Donald Trump's Path-Independent Theory of Mind

How the U.S. president is like a Google ad test.

Playing to the audience.

Photographer: Chip Somodevilla/Getty Images

People have been discussing how Donald Trump interacts with other humans, guessing at the extent to which he is capable of anticipating or understanding how they think. Some believe he has no such “theory of mind.” I disagree: He has one, but it’s path-independent.

Remember when he thought people would like the fact that he’d fired FBI Director James Comey? Or the multiple times when he changed his story on why he did something? Those are the tell-tale signs.

Most people, when they try X as an explanation, won’t try “not X” afterwards, for the simple reason that they know their audience will know they were either lying before or they’re lying now. But Trump will try stuff until one of his attempts “works,” defined as eliciting approval. He’s path-independent, in the sense that he’s completely unconstrained by his previous words and actions. If neither “X” nor “not X” works, he’ll assume that it’s his audience that is being irrational.

In a prior column, I discussed the notion that Trump behaves like a machine learning algorithm. Well, his path-independent theory of mind fits perfectly into that metaphor.

When Google is trying some new shade of blue in the background of their ads, they will perform what’s called an “A/B test” to see what generates more clicks. If more people go for the ad with a lighter shade of blue, they will stick with it. What they won’t do, critically, is consider the possibility that their audience liked the light shade of blue only because it came after the darker shade. They will assume that the audiences are independent of each other, constantly refreshed and “new.”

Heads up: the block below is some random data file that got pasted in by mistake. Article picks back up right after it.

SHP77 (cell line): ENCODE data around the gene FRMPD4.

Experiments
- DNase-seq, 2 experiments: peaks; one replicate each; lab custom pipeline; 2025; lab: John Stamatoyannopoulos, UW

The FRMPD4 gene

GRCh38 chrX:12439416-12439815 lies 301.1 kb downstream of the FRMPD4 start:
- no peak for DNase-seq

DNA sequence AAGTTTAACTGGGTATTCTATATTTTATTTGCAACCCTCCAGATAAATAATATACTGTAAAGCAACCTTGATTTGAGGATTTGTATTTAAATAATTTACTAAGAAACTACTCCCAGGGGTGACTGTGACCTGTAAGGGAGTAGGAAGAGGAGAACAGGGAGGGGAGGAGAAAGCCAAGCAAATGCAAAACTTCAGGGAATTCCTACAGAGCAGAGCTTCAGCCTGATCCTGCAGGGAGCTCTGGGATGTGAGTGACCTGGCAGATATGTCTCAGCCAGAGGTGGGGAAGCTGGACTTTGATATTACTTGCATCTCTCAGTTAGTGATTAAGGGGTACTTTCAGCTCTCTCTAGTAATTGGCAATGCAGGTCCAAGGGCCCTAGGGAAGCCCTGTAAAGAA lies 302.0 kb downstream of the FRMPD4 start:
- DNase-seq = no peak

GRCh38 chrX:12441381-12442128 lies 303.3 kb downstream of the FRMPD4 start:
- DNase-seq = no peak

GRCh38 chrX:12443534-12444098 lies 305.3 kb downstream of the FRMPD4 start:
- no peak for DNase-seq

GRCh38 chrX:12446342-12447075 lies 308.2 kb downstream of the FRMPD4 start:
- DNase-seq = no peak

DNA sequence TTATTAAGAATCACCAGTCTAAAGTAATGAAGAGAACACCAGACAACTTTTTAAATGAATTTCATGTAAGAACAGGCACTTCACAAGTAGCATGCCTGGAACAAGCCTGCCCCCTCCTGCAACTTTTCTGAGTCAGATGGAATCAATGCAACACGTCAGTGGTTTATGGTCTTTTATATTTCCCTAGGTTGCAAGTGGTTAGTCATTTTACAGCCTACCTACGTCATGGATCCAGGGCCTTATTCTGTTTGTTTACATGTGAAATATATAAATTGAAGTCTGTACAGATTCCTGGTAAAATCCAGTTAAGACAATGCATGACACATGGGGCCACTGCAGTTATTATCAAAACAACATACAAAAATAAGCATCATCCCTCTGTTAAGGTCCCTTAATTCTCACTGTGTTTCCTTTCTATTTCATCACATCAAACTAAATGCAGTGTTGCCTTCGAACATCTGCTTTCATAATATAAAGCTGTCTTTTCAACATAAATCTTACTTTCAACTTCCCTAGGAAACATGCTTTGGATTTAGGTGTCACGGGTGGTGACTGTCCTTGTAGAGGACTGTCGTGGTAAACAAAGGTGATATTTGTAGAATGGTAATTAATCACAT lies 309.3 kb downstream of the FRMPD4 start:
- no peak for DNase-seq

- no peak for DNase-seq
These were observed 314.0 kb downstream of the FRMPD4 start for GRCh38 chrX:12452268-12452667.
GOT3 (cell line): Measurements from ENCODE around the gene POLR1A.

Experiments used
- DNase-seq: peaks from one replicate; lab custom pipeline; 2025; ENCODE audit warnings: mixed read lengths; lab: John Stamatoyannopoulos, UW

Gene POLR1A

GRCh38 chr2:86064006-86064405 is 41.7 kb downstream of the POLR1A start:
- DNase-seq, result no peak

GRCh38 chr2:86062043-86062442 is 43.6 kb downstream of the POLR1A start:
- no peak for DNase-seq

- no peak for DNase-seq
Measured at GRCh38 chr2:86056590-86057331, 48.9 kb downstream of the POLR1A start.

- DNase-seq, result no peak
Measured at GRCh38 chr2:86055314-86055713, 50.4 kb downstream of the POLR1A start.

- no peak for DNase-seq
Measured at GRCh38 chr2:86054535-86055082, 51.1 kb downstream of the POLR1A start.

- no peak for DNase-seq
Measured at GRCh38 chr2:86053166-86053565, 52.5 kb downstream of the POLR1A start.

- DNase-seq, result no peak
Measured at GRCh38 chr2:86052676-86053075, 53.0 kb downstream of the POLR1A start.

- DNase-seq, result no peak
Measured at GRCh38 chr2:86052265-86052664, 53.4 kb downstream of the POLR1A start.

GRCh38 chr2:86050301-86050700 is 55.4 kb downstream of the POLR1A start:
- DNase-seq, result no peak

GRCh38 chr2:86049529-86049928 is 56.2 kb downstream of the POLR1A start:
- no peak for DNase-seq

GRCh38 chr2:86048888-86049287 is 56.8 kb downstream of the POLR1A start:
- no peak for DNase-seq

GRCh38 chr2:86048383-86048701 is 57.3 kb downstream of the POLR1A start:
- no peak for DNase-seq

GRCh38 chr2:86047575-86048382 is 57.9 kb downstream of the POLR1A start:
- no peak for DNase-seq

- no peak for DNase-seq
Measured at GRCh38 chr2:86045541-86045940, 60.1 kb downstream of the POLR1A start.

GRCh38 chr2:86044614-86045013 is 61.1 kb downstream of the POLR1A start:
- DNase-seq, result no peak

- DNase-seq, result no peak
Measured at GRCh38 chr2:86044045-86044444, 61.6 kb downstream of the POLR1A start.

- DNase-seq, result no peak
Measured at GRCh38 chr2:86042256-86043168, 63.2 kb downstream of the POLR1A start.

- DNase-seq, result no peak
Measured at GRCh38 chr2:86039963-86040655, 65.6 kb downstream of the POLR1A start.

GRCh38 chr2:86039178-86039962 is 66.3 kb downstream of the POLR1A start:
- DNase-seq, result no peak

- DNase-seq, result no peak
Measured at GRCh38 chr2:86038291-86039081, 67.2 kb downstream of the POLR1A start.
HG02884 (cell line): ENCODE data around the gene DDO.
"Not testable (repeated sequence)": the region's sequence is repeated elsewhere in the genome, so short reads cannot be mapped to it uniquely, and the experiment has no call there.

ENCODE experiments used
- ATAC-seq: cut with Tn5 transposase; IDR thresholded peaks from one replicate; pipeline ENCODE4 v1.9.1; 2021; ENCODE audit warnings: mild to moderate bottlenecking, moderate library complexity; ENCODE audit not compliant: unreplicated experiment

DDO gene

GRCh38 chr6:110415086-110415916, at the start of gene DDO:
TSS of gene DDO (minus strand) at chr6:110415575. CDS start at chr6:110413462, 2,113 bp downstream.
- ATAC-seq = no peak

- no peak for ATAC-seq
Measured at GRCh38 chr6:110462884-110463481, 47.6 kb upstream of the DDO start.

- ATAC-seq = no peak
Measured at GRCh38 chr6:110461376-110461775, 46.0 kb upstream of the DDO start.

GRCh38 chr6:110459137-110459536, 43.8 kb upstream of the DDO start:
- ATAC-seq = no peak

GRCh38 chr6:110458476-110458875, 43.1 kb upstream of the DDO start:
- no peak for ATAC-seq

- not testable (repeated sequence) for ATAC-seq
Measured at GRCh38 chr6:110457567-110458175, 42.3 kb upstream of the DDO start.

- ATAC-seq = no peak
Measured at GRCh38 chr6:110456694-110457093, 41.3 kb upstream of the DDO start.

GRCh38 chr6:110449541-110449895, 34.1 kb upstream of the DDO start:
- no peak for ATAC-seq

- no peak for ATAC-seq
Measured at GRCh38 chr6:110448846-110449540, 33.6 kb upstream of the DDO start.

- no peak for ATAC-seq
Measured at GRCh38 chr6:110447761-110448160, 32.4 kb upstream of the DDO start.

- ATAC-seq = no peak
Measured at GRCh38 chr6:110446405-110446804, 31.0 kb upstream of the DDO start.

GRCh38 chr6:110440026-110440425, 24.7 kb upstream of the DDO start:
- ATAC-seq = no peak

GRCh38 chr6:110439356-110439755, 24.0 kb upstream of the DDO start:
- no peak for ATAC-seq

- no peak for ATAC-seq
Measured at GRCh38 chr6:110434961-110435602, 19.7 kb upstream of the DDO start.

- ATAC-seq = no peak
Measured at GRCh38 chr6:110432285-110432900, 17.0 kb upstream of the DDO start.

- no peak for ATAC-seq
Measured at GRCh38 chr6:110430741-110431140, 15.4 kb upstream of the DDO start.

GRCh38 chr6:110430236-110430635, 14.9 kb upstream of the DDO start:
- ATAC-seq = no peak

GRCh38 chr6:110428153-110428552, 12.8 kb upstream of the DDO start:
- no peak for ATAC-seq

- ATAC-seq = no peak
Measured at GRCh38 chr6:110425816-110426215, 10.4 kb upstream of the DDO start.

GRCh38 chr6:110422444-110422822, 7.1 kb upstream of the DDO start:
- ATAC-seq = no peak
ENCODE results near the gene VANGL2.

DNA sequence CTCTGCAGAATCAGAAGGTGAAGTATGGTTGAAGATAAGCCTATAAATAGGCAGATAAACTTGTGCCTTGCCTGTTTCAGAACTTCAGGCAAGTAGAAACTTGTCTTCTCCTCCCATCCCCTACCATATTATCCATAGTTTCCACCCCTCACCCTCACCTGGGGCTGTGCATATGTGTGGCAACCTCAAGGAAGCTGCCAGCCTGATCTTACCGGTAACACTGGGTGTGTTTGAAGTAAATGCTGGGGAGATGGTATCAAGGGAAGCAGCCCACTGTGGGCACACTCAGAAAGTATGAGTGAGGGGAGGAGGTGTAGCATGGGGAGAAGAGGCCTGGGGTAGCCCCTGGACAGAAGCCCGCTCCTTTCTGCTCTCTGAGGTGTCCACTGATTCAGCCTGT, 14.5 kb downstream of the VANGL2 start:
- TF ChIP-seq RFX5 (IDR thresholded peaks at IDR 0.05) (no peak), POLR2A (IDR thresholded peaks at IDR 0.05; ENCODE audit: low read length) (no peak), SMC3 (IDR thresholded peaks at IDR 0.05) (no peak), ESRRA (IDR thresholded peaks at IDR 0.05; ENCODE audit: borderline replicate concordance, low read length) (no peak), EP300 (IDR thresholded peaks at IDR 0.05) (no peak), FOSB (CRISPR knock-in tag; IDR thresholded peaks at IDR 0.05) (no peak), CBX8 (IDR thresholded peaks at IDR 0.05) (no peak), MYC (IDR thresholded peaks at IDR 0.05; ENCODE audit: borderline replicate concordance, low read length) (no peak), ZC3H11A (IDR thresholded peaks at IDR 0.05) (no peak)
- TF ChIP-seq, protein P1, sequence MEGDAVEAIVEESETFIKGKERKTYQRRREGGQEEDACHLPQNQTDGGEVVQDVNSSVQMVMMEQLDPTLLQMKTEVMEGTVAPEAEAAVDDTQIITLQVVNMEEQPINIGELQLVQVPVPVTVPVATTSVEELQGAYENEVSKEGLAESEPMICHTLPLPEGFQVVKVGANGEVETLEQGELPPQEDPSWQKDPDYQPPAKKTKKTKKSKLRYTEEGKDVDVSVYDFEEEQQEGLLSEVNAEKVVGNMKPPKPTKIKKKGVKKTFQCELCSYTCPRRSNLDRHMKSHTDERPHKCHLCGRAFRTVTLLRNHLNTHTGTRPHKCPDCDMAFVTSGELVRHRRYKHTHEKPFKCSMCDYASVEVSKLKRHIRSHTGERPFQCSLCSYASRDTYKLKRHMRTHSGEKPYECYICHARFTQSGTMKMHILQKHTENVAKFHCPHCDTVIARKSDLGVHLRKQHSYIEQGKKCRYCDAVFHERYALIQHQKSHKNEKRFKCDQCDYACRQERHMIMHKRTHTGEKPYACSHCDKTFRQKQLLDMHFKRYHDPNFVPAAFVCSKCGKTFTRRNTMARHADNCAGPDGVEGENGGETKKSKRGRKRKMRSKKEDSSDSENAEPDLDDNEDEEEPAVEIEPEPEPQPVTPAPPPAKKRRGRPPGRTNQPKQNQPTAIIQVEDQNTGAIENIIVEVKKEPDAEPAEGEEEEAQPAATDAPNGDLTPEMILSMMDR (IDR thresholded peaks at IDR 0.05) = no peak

The same approach might have worked well for Trump as a businessman. He probably would have encountered a wide range of scenarios: For every deal that went through, dozens might have failed. So trying X one day and Y the next would be like a real science experiment. Over time, he might develop pattern recognition, figuring out which tactic works best in certain kinds of situations. I assume that’s where he learned to put pressure on business partners for unreasonable terms and to demand oaths of loyalty from his employees.

Similarly, when Trump was campaigning, he actually did have a fresh audience on a daily basis. He could try out new things while re-using things that worked previously in similar situations, honing his craft with the direct and immediate feedback that he craves. His audience, in the context of a rally, was being refreshed constantly, just like Google’s ad customers.

I’d argue that Trump’s path independence operates on multiple levels. It’s evident at a meta-political level when he takes a stab at sweeping campaign promises that he never intends to fulfill. It’s also visible at the micro level, even within a given sentence: In his very strange recent interview with The Economist, for example, he kept attempting to adjust his message to obtain approval from his interviewers. He keeps things vague, and then pokes his way into a given explanation, but leaves himself room to change direction in case he senses disapproval.

It doesn’t always work for him. That said, he probably can’t act any other way. Consistency has no attraction for him, because he is fundamentally principle-free.

Trump’s problem now is that the audience isn’t refreshing. It’s all of us, nationwide and globally. We remember what he said and did yesterday. We notice when he changes his story, and we’re not amused. Meanwhile, he’s left truly confused as to why things aren’t working out in his favor.

This column does not necessarily reflect the opinion of the editorial board or Bloomberg LP and its owners.

    To contact the author of this story:
    Cathy O'Neil at cathy.oneil@gmail.com

    To contact the editor responsible for this story:
    Mark Whitehouse at mwhitehouse1@bloomberg.net

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